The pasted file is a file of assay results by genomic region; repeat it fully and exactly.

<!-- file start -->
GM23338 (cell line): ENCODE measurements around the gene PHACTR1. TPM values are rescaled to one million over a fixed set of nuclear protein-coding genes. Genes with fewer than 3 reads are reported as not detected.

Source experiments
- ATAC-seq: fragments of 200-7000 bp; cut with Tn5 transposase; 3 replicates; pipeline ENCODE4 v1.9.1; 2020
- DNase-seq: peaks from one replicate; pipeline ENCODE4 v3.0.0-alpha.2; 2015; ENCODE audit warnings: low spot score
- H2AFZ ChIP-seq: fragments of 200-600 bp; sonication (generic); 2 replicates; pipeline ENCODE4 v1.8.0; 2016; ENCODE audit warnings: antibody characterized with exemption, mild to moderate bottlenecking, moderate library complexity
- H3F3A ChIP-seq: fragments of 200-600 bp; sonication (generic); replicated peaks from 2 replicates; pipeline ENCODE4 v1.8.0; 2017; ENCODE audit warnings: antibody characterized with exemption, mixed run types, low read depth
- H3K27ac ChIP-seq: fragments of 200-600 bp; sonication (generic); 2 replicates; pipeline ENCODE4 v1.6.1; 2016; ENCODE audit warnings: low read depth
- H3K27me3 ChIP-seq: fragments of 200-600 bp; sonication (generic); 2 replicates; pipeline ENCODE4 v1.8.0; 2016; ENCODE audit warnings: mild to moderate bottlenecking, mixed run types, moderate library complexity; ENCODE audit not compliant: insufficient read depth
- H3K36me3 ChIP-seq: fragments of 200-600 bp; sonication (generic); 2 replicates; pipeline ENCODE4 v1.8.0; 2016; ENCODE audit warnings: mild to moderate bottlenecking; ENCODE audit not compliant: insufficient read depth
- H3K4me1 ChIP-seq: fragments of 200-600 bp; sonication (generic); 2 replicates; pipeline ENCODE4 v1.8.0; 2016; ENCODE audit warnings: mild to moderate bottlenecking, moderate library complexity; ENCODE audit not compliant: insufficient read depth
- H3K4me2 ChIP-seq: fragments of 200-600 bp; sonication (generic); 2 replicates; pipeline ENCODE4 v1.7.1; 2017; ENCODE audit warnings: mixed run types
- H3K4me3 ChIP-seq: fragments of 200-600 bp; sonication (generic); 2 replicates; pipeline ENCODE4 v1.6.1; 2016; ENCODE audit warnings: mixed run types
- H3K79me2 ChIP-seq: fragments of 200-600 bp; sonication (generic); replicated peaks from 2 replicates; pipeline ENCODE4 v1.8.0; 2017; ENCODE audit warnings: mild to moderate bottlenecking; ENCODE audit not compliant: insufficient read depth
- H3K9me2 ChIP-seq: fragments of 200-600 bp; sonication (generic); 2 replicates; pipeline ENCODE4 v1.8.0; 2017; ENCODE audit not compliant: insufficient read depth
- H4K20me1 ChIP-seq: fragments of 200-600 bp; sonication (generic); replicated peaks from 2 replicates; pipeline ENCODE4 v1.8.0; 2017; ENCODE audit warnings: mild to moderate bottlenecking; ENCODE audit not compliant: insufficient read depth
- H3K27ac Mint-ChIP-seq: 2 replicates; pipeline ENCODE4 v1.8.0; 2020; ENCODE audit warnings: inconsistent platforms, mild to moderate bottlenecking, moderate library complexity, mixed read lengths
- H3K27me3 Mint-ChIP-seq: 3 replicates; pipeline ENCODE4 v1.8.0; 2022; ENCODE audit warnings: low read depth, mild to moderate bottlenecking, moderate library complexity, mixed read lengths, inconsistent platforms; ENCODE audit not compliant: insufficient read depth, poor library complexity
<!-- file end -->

GM23338 (cell line): ENCODE measurements around the gene PHACTR1. TPM values are rescaled to one million over a fixed set of nuclear protein-coding genes. Genes with fewer than 3 reads are reported as not detected.

Source experiments
- ATAC-seq: fragments of 200-7000 bp; cut with Tn5 transposase; 3 replicates; pipeline ENCODE4 v1.9.1; 2020
- DNase-seq: peaks from one replicate; pipeline ENCODE4 v3.0.0-alpha.2; 2015; ENCODE audit warnings: low spot score
- H2AFZ ChIP-seq: fragments of 200-600 bp; sonication (generic); 2 replicates; pipeline ENCODE4 v1.8.0; 2016; ENCODE audit warnings: antibody characterized with exemption, mild to moderate bottlenecking, moderate library complexity
- H3F3A ChIP-seq: fragments of 200-600 bp; sonication (generic); replicated peaks from 2 replicates; pipeline ENCODE4 v1.8.0; 2017; ENCODE audit warnings: antibody characterized with exemption, mixed run types, low read depth
- H3K27ac ChIP-seq: fragments of 200-600 bp; sonication (generic); 2 replicates; pipeline ENCODE4 v1.6.1; 2016; ENCODE audit warnings: low read depth
- H3K27me3 ChIP-seq: fragments of 200-600 bp; sonication (generic); 2 replicates; pipeline ENCODE4 v1.8.0; 2016; ENCODE audit warnings: mild to moderate bottlenecking, mixed run types, moderate library complexity; ENCODE audit not compliant: insufficient read depth
- H3K36me3 ChIP-seq: fragments of 200-600 bp; sonication (generic); 2 replicates; pipeline ENCODE4 v1.8.0; 2016; ENCODE audit warnings: mild to moderate bottlenecking; ENCODE audit not compliant: insufficient read depth
- H3K4me1 ChIP-seq: fragments of 200-600 bp; sonication (generic); 2 replicates; pipeline ENCODE4 v1.8.0; 2016; ENCODE audit warnings: mild to moderate bottlenecking, moderate library complexity; ENCODE audit not compliant: insufficient read depth
- H3K4me2 ChIP-seq: fragments of 200-600 bp; sonication (generic); 2 replicates; pipeline ENCODE4 v1.7.1; 2017; ENCODE audit warnings: mixed run types
- H3K4me3 ChIP-seq: fragments of 200-600 bp; sonication (generic); 2 replicates; pipeline ENCODE4 v1.6.1; 2016; ENCODE audit warnings: mixed run types
- H3K79me2 ChIP-seq: fragments of 200-600 bp; sonication (generic); replicated peaks from 2 replicates; pipeline ENCODE4 v1.8.0; 2017; ENCODE audit warnings: mild to moderate bottlenecking; ENCODE audit not compliant: insufficient read depth
- H3K9me2 ChIP-seq: fragments of 200-600 bp; sonication (generic); 2 replicates; pipeline ENCODE4 v1.8.0; 2017; ENCODE audit not compliant: insufficient read depth
- H4K20me1 ChIP-seq: fragments of 200-600 bp; sonication (generic); replicated peaks from 2 replicates; pipeline ENCODE4 v1.8.0; 2017; ENCODE audit warnings: mild to moderate bottlenecking; ENCODE audit not compliant: insufficient read depth
- H3K27ac Mint-ChIP-seq: 2 replicates; pipeline ENCODE4 v1.8.0; 2020; ENCODE audit warnings: inconsistent platforms, mild to moderate bottlenecking, moderate library complexity, mixed read lengths
- H3K27me3 Mint-ChIP-seq: 3 replicates; pipeline ENCODE4 v1.8.0; 2022; ENCODE audit warnings: low read depth, mild to moderate bottlenecking, moderate library complexity, mixed read lengths, inconsistent platforms; ENCODE audit not compliant: insufficient read depth, poor library complexity